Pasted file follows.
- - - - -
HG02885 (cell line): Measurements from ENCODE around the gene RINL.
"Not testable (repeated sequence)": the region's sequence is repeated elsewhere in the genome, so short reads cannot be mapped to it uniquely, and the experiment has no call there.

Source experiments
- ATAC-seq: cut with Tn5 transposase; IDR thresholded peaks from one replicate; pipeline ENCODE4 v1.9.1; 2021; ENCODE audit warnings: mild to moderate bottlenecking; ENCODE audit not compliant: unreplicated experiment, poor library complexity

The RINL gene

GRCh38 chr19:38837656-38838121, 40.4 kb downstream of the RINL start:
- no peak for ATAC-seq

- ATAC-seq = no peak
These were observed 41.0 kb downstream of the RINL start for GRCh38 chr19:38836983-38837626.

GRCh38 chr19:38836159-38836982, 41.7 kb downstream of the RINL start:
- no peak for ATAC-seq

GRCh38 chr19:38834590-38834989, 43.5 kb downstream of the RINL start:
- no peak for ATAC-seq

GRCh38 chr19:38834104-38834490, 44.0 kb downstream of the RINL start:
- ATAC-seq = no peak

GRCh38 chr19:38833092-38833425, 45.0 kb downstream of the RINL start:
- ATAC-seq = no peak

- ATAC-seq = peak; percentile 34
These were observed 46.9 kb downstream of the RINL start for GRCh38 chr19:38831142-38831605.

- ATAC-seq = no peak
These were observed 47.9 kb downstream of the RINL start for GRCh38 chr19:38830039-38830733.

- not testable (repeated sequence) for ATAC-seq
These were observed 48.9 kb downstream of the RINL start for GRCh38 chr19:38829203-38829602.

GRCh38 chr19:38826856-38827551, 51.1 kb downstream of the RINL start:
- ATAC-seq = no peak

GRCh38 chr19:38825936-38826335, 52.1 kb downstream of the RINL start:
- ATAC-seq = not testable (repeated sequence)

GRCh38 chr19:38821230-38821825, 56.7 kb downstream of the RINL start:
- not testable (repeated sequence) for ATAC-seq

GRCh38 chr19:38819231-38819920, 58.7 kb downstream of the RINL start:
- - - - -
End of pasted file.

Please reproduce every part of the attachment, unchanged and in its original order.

HG02885 (cell line): Measurements from ENCODE around the gene RINL.
"Not testable (repeated sequence)": the region's sequence is repeated elsewhere in the genome, so short reads cannot be mapped to it uniquely, and the experiment has no call there.

Source experiments
- ATAC-seq: cut with Tn5 transposase; IDR thresholded peaks from one replicate; pipeline ENCODE4 v1.9.1; 2021; ENCODE audit warnings: mild to moderate bottlenecking; ENCODE audit not compliant: unreplicated experiment, poor library complexity

The RINL gene

GRCh38 chr19:38837656-38838121, 40.4 kb downstream of the RINL start:
- no peak for ATAC-seq

- ATAC-seq = no peak
These were observed 41.0 kb downstream of the RINL start for GRCh38 chr19:38836983-38837626.

GRCh38 chr19:38836159-38836982, 41.7 kb downstream of the RINL start:
- no peak for ATAC-seq

GRCh38 chr19:38834590-38834989, 43.5 kb downstream of the RINL start:
- no peak for ATAC-seq

GRCh38 chr19:38834104-38834490, 44.0 kb downstream of the RINL start:
- ATAC-seq = no peak

GRCh38 chr19:38833092-38833425, 45.0 kb downstream of the RINL start:
- ATAC-seq = no peak

- ATAC-seq = peak; percentile 34
These were observed 46.9 kb downstream of the RINL start for GRCh38 chr19:38831142-38831605.

- ATAC-seq = no peak
These were observed 47.9 kb downstream of the RINL start for GRCh38 chr19:38830039-38830733.

- not testable (repeated sequence) for ATAC-seq
These were observed 48.9 kb downstream of the RINL start for GRCh38 chr19:38829203-38829602.

GRCh38 chr19:38826856-38827551, 51.1 kb downstream of the RINL start:
- ATAC-seq = no peak

GRCh38 chr19:38825936-38826335, 52.1 kb downstream of the RINL start:
- ATAC-seq = not testable (repeated sequence)

GRCh38 chr19:38821230-38821825, 56.7 kb downstream of the RINL start:
- not testable (repeated sequence) for ATAC-seq

GRCh38 chr19:38819231-38819920, 58.7 kb downstream of the RINL start: